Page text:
Cuenca is a lovely town to walk around. One of our guides told us there are 52 churches – one for every week of the year. They wanted to build one for each of the saints and then realised it would be impossible – so they build one called Todos Santos (All Saints) to make sure everyone not already honoured was covered. This is one of my favourite churches that we’ve been to – for $1 you can take a tour up to the tower for great views of the city.
There are also many, many museums, only a few of which we’ve visited. Some I’d recommend. The Municipal Museum of Modern Art is a fantastic old building, with changing exhibitions and some Ecuadorian sculpture. On the day we were there, we met very friendly staff who will happily converse with you even if your Spanish is terrible.
Pumapago is one of the largest, but sadly when we visited most of it was closed for renovations. However, the architectural ‘ruins’ out the back is a great place to walk around, and there’s information on plants. There is also a park next door with a small menagerie of birds.
The Museum of Aboriginal Cultures has an incredible number of pieces, with some information available in English. Nothing about the skull with the gold studs though.
I think my favourite was the Remigio Crespo Toral House Museum. There was an exhibition of historical clothing (reimagined by the textile students of Azuy University), as well as some information about the famous poet who lived there, and other important Cuencans. For example, politician and all round renaissance man Honorato Vasquez, who we thought bore an uncanny resemblance to Bill Bailey. On the bottom floor there is a cafe with a great deck looking out to historic buildings and the river.
Some pics from Sunday’s Shinjuku shoppping – it was wet but we still had a fab day.
too wet to stop and take a proper pic
Odakyu – my new favourite department store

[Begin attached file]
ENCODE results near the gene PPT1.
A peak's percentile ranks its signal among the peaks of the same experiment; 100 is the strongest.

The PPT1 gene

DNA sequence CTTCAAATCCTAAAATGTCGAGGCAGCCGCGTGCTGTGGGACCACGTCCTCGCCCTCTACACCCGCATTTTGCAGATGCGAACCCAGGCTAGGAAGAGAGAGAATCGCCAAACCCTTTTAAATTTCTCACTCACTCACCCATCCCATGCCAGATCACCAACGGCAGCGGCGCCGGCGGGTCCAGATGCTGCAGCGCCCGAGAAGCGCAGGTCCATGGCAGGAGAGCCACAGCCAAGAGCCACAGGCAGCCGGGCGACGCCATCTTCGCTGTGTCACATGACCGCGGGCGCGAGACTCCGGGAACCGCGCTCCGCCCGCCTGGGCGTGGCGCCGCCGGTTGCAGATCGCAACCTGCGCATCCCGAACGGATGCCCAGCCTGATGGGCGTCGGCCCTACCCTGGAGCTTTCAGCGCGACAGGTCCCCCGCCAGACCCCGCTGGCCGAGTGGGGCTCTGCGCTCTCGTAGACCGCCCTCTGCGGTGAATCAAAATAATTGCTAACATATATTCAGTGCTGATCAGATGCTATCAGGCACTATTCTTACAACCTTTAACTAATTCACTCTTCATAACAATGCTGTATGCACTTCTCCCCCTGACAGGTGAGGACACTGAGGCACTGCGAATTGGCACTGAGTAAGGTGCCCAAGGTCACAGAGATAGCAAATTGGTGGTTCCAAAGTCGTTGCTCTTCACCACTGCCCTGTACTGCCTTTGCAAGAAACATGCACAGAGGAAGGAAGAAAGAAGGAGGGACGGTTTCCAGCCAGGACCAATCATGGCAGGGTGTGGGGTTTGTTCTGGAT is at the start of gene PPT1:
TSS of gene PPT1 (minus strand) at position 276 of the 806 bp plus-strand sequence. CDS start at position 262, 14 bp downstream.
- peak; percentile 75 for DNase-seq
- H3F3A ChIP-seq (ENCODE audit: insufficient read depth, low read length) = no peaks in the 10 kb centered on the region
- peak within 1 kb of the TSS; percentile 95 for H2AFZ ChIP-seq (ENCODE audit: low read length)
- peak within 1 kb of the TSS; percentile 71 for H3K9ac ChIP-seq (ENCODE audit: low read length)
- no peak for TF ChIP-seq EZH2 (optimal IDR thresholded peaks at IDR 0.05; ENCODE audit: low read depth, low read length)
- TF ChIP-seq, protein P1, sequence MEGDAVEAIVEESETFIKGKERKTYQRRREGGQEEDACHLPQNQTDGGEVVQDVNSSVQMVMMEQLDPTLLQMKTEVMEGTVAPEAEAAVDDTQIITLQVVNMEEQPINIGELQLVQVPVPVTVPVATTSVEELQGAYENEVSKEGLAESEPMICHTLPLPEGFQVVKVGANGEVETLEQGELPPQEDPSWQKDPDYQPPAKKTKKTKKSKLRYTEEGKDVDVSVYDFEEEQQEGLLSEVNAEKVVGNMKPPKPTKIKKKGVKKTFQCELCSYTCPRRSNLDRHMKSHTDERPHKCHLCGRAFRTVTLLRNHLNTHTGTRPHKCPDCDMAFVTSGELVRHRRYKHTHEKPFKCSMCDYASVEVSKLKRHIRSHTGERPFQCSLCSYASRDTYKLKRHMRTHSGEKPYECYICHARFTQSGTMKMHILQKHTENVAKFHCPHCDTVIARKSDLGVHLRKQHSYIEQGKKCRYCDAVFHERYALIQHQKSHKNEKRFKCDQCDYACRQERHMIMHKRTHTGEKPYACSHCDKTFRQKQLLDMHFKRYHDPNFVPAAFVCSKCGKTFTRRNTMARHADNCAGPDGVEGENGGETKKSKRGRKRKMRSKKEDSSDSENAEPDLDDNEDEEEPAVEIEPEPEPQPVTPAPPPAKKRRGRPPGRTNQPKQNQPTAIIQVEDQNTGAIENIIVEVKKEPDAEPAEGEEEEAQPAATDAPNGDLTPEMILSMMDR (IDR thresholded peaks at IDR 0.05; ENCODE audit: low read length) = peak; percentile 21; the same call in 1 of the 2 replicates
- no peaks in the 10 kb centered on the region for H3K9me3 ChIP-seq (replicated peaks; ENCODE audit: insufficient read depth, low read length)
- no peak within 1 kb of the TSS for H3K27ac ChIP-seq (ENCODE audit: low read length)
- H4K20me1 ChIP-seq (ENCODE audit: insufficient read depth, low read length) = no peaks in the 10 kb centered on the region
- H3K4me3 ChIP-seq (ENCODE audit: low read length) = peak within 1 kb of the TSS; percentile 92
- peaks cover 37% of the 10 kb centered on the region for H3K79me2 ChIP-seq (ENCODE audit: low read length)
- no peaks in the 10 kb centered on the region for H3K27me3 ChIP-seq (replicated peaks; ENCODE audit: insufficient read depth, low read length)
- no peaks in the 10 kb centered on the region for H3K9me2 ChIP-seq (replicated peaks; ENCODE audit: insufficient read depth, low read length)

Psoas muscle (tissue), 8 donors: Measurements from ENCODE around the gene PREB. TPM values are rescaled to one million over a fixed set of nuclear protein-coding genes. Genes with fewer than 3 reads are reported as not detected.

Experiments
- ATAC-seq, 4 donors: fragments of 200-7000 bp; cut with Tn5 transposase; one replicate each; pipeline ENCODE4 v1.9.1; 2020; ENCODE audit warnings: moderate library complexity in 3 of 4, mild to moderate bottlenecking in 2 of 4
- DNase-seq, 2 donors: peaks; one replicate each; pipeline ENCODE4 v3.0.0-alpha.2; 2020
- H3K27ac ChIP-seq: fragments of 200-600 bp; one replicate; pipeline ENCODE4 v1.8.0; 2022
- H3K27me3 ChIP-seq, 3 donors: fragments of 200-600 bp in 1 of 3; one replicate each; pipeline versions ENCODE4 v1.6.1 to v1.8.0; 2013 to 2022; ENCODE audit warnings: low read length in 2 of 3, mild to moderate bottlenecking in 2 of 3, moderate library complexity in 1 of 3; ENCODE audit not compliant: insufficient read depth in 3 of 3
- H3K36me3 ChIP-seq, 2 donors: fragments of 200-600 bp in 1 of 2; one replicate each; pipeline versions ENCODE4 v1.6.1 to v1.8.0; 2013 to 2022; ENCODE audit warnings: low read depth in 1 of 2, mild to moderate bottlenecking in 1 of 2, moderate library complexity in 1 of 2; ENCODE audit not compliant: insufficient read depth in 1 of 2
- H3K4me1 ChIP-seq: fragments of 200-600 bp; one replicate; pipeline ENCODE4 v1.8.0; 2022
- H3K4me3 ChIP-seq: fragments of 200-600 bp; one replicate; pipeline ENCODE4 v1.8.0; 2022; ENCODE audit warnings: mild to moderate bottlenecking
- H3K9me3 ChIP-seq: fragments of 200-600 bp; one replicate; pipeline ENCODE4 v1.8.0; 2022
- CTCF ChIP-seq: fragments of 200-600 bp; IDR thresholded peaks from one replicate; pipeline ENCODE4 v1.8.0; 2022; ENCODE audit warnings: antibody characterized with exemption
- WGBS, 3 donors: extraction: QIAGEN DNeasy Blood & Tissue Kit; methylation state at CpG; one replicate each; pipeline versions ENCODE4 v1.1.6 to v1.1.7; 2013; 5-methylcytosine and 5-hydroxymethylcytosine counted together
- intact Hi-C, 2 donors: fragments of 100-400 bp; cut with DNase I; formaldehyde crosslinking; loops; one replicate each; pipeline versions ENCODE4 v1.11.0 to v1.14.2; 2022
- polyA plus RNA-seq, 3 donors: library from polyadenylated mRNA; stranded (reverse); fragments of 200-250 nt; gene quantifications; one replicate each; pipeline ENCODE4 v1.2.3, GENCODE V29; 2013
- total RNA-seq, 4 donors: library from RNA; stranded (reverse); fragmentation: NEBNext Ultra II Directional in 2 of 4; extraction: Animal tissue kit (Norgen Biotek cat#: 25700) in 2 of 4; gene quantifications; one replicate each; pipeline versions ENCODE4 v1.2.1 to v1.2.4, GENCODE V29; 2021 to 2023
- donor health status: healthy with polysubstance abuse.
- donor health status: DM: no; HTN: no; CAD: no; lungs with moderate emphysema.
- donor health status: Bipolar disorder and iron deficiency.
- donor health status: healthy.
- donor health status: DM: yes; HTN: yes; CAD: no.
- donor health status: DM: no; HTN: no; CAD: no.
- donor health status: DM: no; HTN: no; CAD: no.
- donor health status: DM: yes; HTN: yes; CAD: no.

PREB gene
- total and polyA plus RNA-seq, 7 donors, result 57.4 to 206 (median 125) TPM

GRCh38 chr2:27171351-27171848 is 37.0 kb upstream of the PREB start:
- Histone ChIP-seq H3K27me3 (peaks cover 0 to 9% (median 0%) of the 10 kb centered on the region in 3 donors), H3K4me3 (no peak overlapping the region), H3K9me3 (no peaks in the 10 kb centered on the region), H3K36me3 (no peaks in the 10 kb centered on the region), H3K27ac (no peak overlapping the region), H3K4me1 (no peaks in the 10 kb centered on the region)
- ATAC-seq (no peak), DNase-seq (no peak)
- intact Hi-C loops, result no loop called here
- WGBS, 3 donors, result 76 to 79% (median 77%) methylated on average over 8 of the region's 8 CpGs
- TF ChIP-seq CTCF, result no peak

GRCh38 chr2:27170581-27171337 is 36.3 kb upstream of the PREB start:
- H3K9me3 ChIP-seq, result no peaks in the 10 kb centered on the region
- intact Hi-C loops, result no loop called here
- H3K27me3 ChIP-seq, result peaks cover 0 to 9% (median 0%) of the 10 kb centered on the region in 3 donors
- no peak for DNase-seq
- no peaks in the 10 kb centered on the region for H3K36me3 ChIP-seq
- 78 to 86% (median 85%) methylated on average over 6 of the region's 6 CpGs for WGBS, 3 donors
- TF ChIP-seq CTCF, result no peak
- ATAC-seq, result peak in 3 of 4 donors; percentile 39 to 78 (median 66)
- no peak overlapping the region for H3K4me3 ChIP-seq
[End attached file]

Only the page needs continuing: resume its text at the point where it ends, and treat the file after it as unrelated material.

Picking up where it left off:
To complete the day, beers at the Baird Beer Tap Room in Harajuku
Our last couple of days temperature-wise have been cold and wet. On Monday we spent the morning in catching up on some planning (aka staying warm and dry), and in the afternoon headed out to Shimokitazawa. It was six degrees and raining when we left – it didn’t warm up much after that, but at least the rain stopped. And the trains have good heating, as do the shops – and the toilet seats (love it!). This area is great for interesting vintage and new clothes/design shops. There was even a decent craft beer bar.
A week in Tokyo is going so fast! Over the last couple of days we’ve checked out Ueno Park and surrounds, Shinjuku shopping, and a few of the local craft brew bars.
Ueno Park was in full cherry blossom frenzy, even though there was not much blossom actually out yet. People were picnicking and taking photos and having a good time regardless. A wonderful atmosphere. We detoured to Benten Hall, and on the way there was a kind of flea market and various street food stalls which was interesting viewing. We also stopped in at the Toshogu Shrine and Daibatsu before picking up some street food lunch – on the way to the fabulous Tokyo Museum. So much to see at the park and Museum, but we gave it a good try and enjoyed everything we saw. On the way home, we tried out the Irish Pub ‘World End’ and it’s sister venue, Towa. Towa has Japanese craft beer and soba noodles. I liked both places. World End was a trip back in time – punk music playing and the venue smoky and dark. Towa was much more sophisticated – with the added Tokyo element of trains rumbling over head every 5 minutes or so. We finished off the evening with a walk around some of the Ueno sidestreets. Venturing into some pachinko and slot machine venues was an experience – the volume was incredibly loud with music and machine noise, and the venues were busy, with young/old/male/female playing.
The Cherry Bloss PR icon for Ueno Park
Picnics under the buds
Daibutsu – where students pray for exam success
Love those okonomiyaki pancakes
Amazing hairpin from the fabulous Tokyo Museum collection. Go there.
I am so excited that after many many years of wanting, I am finally here in Japan. We arrived at Narita Airport and easily caught the Shinjuku Limousine bus into Tokyo (an hour and a bit), then a taxi to our apartment. A quick exploration of the neighbourhood and dinner out at a local ohitzuen diner set us up well for our next day. We decided to take it relatively easy – so started with a late breakfast at a noodle joint (tix paid via machine), then checked out the Japanese Sword Museum. In the afternoon we ventured to Shinjuku Gyoen Park for a walk for our first experience of cherry blossom frenzy, finishing off the day with a craft beer or two at Watering Hole and then Japanese Italian at Buona Vita (established 2016) for dinner. A pretty good day 1.